When I.C. Smith and Bill Cleveland stepped off the plane in Beijing on Nov. 30, 1990, nothing prepared them for the reception they were about to receive. The two FBI agents had been dispatched to assess security at the American Embassy, a low-profile assignment. But from the moment they arrived, Smith and Cleveland were placed under heavy surveillance by the Ministry of State Security, China's KGB. "They were covering me," Smith recalls, "like a blanket."
It was as if the MSS knew who the agents were. Smith finally understood why five months later, when Cleveland called him from San Francisco. "I.C.," he said, "they knew we were coming, even before we left." Cleveland explained: A Chinese-American woman working as an intelligence asset for an FBI agent in Los Angeles had tipped off the MSS about their trip. Smith was dumbfounded. But he put the matter aside, assuming the FBI would can the woman for the security breach: "I assumed she would be closed as a source."
She wasn't. It was not until more than 12 years later, in fact--in April of this year--that the source of the leak was finally arrested. According to the FBI, she is Katrina Leung, a prominent Chinese-American bookstore owner, business consultant, and Republican fundraiser. The FBI now says that Leung, in addition to her many other accomplishments, was a top-drawer Chinese spy. A key source of the secrets Leung allegedly purveyed to her Chinese handlers, prosecutors allege, was the Los Angeles FBI agent who recruited Leung in 1982 and handled her until he retired in November 2000. That would be James Smith, known to friends and colleagues as "J.J." The FBI has arrested Smith, 59, a supervisory special agent on a Chinese counterespionage squad in L.A., saying he had an intimate and unauthorized relationship with Leung, 49, for more than 18 years. For at least 12 of those years, according to court papers, Leung stole classified intelligence information from Smith and passed it on to her handlers in China. Complicating matters further, the FBI alleges that Leung also conducted at least a seven-year affair with Cleveland. Now 60, Cleveland was a supervisory special agent who worked out of the bureau's San Francisco field office, on another Chinese counterespionage squad. Cleveland has not been charged and is cooperating with the Leung investigation. After he retired in 1993, Cleveland became head of security at Lawrence Livermore National Laboratory. He resigned that job in April after the FBI notified the lab that Cleveland was under investigation and the lab revoked his clearances. Lab spokeswoman Susan Houghton says a "cursory" investigation shows "no cause for concern" that Cleveland compromised nuclear secrets. The FBI has made similar assurances to the lab.
As intelligence debacles go, they don't get much messier than this. But even with its many salacious angles, the Leung case captured scant public attention last spring as the war with Iraq loomed closer. U.S. News has conducted an extensive review of the case since then, examining hundreds of pages of court records and interviewing more than a dozen current and former counterintelligence experts. The review reveals a systemic failure of security procedures and a stunningly free-and-easy pattern of access by Leung to some of the nation's most highly secret intelligence operations. The security breaches were also at least partly the result, sources say, of the FBI's failure to commit anywhere near the same kinds of resources to its China counterintelligence program as it did to its Soviet, and then Russian, counterpart. FBI managers compounded those problems, government officials say, by failing to ensure that the bureau stopped using Leung as an asset in April 1991, after it learned that she had tipped Chinese agents to the Beijing visit by the two FBI agents.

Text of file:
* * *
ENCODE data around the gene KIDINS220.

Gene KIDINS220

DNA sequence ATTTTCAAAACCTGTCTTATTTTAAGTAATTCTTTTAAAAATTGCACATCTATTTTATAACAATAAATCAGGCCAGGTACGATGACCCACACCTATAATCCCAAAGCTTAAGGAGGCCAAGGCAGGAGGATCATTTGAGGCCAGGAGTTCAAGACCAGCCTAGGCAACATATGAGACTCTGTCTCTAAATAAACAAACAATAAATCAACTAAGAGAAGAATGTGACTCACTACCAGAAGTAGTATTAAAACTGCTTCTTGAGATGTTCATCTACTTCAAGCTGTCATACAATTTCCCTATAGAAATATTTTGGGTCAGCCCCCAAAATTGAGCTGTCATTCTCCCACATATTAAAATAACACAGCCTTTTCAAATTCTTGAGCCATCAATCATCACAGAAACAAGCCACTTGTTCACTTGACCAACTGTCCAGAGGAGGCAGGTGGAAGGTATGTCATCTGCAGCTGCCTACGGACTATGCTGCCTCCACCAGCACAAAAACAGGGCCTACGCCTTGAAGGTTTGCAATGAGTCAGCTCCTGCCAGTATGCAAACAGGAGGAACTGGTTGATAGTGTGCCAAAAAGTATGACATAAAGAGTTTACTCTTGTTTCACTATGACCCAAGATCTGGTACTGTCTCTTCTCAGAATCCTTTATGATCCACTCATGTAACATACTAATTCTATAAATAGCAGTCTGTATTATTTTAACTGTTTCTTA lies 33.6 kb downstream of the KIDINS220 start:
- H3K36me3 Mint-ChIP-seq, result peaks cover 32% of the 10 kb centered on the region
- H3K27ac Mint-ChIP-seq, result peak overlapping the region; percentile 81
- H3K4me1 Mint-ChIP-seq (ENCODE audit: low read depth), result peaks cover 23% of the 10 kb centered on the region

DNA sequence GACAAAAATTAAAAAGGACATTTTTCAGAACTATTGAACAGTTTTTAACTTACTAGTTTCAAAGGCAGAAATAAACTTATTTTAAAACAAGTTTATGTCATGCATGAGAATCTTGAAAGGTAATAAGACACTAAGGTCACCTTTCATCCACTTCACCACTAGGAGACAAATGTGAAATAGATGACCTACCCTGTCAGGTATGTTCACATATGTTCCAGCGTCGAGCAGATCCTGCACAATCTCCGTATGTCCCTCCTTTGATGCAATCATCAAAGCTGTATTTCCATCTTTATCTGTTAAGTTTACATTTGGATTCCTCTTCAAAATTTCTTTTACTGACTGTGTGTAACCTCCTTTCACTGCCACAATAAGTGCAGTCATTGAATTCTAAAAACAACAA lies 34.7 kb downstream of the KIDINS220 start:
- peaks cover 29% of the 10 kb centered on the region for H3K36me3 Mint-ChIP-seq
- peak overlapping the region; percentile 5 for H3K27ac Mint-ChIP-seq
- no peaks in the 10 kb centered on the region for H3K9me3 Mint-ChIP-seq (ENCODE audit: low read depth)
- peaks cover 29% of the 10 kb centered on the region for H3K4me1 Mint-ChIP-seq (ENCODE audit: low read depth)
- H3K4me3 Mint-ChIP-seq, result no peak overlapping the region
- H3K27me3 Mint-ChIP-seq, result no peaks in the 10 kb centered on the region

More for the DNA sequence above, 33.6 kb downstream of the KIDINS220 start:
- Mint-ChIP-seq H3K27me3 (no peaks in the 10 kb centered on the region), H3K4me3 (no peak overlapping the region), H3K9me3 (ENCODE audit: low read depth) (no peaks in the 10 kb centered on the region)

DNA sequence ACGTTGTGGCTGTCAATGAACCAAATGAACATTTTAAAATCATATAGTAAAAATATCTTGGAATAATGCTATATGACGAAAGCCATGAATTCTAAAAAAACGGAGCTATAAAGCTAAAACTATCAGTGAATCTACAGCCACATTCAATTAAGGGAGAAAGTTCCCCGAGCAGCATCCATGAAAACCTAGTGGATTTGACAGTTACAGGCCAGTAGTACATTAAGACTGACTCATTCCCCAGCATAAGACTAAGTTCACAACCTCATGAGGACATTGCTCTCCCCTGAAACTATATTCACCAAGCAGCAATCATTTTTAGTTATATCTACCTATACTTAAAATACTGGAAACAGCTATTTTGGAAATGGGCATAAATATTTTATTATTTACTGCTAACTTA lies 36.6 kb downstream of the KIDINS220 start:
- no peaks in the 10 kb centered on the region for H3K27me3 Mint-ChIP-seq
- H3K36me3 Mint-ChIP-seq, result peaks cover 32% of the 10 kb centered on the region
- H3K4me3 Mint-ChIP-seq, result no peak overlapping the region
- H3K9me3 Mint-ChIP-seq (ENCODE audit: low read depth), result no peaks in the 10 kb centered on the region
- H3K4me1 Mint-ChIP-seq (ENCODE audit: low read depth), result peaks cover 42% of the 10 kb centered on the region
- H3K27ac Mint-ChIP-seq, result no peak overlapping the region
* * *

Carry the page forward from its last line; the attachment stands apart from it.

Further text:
"Reliable." That's when Cleveland listened to an audiotape provided by another Chinese asset and recognized Leung's voice as she told the Chinese about his trip, according to court records. He alerted J. J. Smith, who flew to San Francisco to discuss the matter and became "visibly upset." Both men flew to Washington to broach the issue with officials at FBI headquarters. Neither man, however, appears to have told the FBI that he was having sexual relations with Leung. Indeed, FBI sources say, neither knew of the other's relationship with her. Smith returned to Los Angeles and spoke with Leung about her contacts with the MSS. She admitted it, prosecutors say, adding that the Chinese knew she was an FBI asset. Smith suggested that Leung take a polygraph, but she declined. He didn't press the issue. Cleveland, court records say, "relied" on Smith to resolve the problem; Smith assured him he had. In fact, he did nothing of the kind. Instead, Smith made Leung apologize to him and Cleveland, then filed the first of at least 19 evaluation reports stating that Leung was "reliable" and that she had passed a polygraph.